A concern that many adolescents and young adults may not consider is how tattoos affect society’s perception of tattooed and pierced people. A 2008 study found that 29% of people surveyed thought tattooed people were more likely to engage in deviant behavior; this belief had decreased to 24% by 2012 , according to a Harris Poll.

While society at large may appear more accepting of tattooed individuals, employers may be less open to hiring them. According to an executive career coach, “37% of human resource managers cite tattoos as the third physical attribute likely to limit career potential” with non-ear piercings in the top two barriers to career advancement (Am J Nurs. 2012;112[5]:15). In a 2014 survey of 2,675 people, 76% thought that tattoos and/or piercings had hurt their chances of getting a job, and 39% thought employees with tattoos and/or body piercings reflect poorly on their employers.‍ Also, 42% of those surveyed felt visible tattoos are inappropriate at work, with 55% felt the same about body piercings.
 
Dr. Cora C. Breuner, chairperson of the AAP Committee on Adolescence
Dr. Cora C. Breuner
“Tattooing is much more accepted than it was 15-20 years ago,” Dr. Breuner said in a press statement. “In many states, teens have to be at least 18 to get a tattoo, but the regulations vary from place to place. When counseling teens, I tell them to do some research, and to think hard about why they want a tattoo, and where on their body they want it.”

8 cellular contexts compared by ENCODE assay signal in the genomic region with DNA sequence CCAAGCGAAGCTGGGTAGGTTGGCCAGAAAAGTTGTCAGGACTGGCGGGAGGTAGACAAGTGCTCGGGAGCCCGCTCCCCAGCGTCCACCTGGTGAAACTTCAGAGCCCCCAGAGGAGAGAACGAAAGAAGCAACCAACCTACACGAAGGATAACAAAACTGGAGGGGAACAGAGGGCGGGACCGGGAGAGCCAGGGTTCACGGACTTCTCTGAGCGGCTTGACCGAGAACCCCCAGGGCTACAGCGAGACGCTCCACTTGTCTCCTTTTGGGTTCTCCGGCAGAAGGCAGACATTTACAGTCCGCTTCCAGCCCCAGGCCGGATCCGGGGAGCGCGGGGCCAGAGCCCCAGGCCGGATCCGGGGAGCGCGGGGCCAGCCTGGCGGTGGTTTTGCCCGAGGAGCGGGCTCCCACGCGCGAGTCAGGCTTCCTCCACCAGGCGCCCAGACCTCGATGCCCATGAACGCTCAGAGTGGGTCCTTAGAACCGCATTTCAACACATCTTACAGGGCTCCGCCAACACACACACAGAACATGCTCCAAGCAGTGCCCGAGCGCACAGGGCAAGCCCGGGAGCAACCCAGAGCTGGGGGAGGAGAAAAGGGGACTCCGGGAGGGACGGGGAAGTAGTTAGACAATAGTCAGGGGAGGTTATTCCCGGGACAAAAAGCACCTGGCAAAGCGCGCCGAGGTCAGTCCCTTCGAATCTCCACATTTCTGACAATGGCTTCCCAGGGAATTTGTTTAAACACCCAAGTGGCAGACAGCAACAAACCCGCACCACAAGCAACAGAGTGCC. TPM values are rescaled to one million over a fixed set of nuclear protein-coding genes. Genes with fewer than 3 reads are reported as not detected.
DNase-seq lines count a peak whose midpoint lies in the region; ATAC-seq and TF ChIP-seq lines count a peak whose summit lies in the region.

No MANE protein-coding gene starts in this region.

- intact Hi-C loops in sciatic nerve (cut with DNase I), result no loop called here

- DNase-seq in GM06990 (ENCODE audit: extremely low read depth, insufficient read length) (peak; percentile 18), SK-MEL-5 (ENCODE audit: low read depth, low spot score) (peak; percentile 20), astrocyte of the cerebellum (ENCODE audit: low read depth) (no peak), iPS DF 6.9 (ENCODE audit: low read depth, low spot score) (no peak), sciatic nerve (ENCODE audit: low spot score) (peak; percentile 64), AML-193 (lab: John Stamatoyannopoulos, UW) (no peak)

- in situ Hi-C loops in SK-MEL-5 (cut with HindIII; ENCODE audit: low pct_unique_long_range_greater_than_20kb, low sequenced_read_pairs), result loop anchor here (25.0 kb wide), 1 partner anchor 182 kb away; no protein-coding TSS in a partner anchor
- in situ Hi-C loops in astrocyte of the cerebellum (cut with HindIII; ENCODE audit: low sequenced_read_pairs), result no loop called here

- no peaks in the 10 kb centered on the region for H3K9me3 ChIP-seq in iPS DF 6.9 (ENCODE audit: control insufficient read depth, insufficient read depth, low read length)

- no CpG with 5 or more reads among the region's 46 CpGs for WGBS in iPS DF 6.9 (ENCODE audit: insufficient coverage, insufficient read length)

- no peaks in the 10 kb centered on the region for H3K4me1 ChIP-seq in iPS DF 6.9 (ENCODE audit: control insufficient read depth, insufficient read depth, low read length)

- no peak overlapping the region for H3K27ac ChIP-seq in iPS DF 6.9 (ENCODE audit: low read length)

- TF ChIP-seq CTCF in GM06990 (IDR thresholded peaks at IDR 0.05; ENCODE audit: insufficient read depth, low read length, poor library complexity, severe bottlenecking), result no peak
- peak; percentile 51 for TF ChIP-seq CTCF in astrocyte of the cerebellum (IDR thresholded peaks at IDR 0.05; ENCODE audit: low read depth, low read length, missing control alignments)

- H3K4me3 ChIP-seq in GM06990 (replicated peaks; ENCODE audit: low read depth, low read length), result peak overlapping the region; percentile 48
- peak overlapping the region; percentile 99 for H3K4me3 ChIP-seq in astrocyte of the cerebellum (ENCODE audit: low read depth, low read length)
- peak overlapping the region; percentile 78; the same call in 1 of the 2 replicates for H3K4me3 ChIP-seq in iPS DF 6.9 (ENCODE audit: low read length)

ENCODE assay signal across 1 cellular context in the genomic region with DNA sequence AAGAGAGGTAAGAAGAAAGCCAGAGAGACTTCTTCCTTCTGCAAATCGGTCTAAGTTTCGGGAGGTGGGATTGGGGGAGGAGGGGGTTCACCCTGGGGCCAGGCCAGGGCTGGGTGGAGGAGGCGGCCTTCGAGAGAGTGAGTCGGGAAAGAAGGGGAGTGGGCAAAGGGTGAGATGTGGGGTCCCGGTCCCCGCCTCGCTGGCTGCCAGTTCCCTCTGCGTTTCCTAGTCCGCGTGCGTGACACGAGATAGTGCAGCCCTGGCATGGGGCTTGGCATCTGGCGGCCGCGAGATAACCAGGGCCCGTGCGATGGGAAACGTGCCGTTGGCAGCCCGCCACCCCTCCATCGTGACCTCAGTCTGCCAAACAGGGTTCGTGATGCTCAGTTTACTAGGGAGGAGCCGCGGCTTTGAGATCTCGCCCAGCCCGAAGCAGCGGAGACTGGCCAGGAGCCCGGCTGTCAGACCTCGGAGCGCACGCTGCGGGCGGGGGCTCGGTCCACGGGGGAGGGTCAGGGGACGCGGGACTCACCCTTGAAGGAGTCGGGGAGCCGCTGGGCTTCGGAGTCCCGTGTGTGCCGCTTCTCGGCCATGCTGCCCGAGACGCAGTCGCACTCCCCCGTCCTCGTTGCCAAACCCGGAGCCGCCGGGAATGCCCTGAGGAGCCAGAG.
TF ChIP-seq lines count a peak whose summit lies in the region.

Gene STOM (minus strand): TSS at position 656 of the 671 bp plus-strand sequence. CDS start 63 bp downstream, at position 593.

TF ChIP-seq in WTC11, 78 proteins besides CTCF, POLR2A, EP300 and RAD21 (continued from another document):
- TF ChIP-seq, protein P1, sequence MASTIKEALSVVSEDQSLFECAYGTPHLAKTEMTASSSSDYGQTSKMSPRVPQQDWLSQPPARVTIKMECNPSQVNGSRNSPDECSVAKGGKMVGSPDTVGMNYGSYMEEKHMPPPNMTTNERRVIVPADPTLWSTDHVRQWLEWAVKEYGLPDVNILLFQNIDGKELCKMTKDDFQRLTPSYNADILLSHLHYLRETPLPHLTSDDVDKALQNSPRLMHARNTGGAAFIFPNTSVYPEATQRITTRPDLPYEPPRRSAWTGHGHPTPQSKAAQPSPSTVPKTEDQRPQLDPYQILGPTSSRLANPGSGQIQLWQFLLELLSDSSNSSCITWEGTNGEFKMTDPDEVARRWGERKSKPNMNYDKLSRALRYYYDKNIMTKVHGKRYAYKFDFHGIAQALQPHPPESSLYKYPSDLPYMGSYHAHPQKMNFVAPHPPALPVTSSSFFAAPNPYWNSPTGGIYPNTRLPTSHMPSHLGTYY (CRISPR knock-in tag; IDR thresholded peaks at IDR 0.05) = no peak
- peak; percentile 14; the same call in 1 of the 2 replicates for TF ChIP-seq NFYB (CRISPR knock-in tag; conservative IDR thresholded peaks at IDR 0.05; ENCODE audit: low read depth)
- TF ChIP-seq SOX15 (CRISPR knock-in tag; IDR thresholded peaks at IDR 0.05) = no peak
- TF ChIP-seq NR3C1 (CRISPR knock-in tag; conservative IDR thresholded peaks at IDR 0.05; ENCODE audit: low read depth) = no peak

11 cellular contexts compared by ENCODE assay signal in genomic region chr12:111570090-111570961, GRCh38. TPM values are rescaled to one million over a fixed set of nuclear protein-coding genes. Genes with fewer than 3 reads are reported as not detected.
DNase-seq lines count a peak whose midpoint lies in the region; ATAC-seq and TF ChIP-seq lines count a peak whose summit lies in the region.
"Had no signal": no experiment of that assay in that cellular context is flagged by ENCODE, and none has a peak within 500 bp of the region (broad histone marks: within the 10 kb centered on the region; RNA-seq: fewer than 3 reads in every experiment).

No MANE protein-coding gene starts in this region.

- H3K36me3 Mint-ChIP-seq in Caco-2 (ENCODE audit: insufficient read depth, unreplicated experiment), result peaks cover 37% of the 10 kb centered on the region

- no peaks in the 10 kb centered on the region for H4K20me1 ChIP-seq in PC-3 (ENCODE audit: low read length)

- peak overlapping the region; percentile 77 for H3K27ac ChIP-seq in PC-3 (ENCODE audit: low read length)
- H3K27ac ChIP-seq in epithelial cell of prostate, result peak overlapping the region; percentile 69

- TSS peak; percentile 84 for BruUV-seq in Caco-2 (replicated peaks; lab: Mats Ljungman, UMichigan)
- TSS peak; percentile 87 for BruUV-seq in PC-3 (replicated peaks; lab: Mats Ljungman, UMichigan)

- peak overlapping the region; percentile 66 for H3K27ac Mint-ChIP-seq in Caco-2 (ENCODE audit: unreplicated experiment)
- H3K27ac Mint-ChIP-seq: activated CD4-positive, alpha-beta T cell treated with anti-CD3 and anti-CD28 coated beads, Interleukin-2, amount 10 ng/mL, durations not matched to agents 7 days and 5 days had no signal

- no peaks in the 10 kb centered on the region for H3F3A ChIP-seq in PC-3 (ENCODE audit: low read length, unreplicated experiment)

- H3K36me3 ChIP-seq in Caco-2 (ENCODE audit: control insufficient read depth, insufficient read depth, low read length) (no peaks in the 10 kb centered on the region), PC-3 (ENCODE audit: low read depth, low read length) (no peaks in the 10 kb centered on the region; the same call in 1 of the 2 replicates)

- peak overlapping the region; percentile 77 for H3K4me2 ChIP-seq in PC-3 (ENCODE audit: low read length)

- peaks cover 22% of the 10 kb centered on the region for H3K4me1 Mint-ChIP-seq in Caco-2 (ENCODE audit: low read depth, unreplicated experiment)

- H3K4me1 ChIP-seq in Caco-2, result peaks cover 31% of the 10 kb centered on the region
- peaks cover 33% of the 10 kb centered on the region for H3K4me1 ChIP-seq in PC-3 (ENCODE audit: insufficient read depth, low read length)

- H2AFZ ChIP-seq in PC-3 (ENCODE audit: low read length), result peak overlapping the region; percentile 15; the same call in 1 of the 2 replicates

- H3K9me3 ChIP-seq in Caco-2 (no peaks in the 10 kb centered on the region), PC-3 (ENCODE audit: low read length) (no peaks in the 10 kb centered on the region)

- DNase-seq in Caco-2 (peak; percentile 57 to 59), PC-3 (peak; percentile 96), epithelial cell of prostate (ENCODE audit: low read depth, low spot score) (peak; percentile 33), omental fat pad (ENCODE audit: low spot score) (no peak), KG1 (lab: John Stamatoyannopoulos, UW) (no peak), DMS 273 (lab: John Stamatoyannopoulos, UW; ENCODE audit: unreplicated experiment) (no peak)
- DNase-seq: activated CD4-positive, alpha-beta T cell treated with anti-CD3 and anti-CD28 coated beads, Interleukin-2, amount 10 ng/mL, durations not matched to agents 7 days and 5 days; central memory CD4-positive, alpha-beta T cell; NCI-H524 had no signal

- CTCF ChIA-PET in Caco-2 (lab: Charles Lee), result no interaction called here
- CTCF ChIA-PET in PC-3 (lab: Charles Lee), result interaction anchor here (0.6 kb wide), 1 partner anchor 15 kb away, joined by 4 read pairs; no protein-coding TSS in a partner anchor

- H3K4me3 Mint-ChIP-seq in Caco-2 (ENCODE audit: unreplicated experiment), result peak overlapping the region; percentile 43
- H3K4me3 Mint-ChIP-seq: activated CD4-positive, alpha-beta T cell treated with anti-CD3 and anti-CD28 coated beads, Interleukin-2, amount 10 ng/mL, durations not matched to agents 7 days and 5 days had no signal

“In most cases, teens just enjoy the look of the tattoo or piercing, but we do advise them to talk any decision over with their parents or another adult first,” David Levine, MD, coauthor of the AAP report, said in a press statement. “They may not realize how expensive it is to remove a tattoo, or how a piercing on your tongue might result in a chipped tooth.”

Laser removal of tattoos can range from $49 to $300 per square inch of treatment area, according to the report.


Some tips from the report

  • Advise adolescents to assess sanitary and hygienic practices of the tattoo parlors and tattoo artists, including: “use of new, disposable gloves; removal of the new needle and equipment from a sealed, sterile container; and the use of fresh, unused ink poured into a new, disposable container with each new client.”
  • Advise adolescents with tattoos to see their doctors if there are signs and symptoms of infection .
  • Lesions that appear to grow and/or change within a tattoo suggest a neoplasm, tumor or cancer.